Clean up on Exchange St.

Clean up along Exchange Street. The remains of the Morse Oliver building stands at the right, while the fire's stopping point, the Nichols Block, is on the left. The tower of Union Station is seen at the end of the street.



Morse Oliver Building

The Morse Oliver Building, on the corner of State and Exchange streets. At the time of the 1911 Fire it was Bangor's tallest building at seven stories.



Pedestrians

Pedestrians, including a military cadet from the University of Maine, view the damage.



First Congregational Church

The First Congregational Church and Parsonage, at the corner of Broadway and State streets, before the fire.




Rebuilt All Souls

The rebuilt All Souls Congregational Church at the corner of Broadway and State streets.



Broadway

Families survey the destruction along Broadway, one of many neighborhoods destroyed by the fire.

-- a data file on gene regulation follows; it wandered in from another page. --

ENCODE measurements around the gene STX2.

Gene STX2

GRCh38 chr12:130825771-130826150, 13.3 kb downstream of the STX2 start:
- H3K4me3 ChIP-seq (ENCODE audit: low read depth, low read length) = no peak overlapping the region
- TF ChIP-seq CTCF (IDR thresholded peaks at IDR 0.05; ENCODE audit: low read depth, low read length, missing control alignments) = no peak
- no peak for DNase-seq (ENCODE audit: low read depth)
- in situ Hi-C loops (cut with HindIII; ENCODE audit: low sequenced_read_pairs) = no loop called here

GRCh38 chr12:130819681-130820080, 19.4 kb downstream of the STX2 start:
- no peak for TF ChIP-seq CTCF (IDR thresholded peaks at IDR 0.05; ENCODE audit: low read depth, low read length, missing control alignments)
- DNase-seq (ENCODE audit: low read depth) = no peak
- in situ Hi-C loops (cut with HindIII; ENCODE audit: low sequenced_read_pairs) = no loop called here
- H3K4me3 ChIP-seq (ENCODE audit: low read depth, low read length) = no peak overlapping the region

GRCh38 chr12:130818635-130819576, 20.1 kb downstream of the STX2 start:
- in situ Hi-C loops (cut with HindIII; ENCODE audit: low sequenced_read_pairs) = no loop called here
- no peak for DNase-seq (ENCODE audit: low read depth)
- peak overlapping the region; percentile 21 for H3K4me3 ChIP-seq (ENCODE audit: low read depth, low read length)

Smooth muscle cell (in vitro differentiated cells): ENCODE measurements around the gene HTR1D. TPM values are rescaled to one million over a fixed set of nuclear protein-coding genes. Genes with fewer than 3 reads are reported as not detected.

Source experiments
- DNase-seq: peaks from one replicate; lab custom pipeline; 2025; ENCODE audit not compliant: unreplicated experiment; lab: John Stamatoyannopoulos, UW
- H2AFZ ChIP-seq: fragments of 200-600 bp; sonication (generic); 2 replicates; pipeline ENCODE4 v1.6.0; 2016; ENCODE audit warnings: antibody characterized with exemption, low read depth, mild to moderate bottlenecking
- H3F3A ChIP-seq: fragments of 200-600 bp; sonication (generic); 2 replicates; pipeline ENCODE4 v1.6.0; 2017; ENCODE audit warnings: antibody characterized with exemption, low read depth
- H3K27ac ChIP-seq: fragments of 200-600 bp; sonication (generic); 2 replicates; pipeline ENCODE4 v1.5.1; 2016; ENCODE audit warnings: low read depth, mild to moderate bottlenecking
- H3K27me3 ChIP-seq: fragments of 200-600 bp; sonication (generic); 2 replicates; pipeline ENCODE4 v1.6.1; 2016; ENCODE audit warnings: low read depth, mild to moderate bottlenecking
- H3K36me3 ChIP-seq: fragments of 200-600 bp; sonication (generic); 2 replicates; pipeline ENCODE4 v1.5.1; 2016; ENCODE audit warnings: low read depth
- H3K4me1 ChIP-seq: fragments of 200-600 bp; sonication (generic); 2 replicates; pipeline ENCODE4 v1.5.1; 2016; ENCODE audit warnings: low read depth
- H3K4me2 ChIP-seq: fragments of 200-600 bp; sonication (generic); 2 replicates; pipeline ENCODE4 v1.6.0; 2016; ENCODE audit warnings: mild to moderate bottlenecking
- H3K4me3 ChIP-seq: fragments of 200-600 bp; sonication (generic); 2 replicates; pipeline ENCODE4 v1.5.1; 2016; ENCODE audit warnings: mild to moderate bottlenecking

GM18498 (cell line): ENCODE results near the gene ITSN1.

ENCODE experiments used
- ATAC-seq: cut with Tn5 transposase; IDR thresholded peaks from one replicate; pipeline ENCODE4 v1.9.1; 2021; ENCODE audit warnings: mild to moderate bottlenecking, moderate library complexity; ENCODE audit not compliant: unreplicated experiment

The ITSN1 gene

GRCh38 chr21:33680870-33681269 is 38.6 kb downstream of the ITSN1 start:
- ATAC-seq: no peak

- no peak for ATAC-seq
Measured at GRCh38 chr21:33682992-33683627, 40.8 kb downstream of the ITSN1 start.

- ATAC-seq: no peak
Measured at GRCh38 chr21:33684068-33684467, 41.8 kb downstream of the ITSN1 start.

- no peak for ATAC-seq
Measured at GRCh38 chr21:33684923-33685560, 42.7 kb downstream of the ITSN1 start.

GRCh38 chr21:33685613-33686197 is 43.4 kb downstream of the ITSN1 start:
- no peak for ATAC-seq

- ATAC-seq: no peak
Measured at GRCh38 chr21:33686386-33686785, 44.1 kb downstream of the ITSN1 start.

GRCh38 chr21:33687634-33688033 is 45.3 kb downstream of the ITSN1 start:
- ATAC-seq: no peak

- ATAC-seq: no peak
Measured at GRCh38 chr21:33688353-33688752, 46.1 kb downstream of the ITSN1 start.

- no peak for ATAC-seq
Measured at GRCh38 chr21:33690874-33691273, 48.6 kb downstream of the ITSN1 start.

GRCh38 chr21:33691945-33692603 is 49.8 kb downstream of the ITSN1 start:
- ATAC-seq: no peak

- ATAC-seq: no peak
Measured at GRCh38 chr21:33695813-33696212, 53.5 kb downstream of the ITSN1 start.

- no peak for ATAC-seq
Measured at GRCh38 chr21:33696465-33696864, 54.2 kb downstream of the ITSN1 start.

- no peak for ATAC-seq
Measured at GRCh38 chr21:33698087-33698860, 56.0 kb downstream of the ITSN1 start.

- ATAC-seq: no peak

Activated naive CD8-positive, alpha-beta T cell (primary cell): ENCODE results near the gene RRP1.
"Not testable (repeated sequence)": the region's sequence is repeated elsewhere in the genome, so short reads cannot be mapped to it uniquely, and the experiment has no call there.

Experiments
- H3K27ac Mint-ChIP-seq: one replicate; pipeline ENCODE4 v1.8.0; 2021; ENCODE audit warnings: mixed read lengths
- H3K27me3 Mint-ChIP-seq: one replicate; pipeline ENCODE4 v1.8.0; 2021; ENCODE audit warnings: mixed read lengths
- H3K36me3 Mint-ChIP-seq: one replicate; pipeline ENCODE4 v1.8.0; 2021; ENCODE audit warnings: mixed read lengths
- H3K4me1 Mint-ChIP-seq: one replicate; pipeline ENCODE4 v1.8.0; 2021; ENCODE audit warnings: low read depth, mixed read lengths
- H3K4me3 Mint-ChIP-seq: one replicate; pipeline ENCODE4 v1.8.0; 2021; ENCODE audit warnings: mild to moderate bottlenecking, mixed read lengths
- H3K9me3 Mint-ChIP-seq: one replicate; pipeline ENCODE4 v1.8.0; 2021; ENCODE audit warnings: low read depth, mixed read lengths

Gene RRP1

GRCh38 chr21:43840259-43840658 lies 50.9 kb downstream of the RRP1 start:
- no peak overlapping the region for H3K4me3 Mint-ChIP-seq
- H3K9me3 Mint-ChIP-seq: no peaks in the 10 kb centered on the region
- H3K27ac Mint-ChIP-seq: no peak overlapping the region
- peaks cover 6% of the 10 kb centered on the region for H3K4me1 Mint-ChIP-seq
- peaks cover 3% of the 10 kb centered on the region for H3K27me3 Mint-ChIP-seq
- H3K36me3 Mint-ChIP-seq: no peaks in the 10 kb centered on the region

Broadway and State

Surveying the losses in the vicinity of Broadway and State streets.



Customs House and Post Office Before

Bangor's Customs House and Post Office, before the fire. Located on an island in the Kenduskeag Stream, and across the street from Bangor Savings Bank, its position was at the heart of the fire downtown.




Tarratine Club Survives

The ruins of the fire, including views of State, Harlow and Park strrets. The Customs House is in the foregound (left) with the Universalist Church beyond. The surviving Tarratine Club can be seen on Park Street hill to the right of the church.



Norumbega Before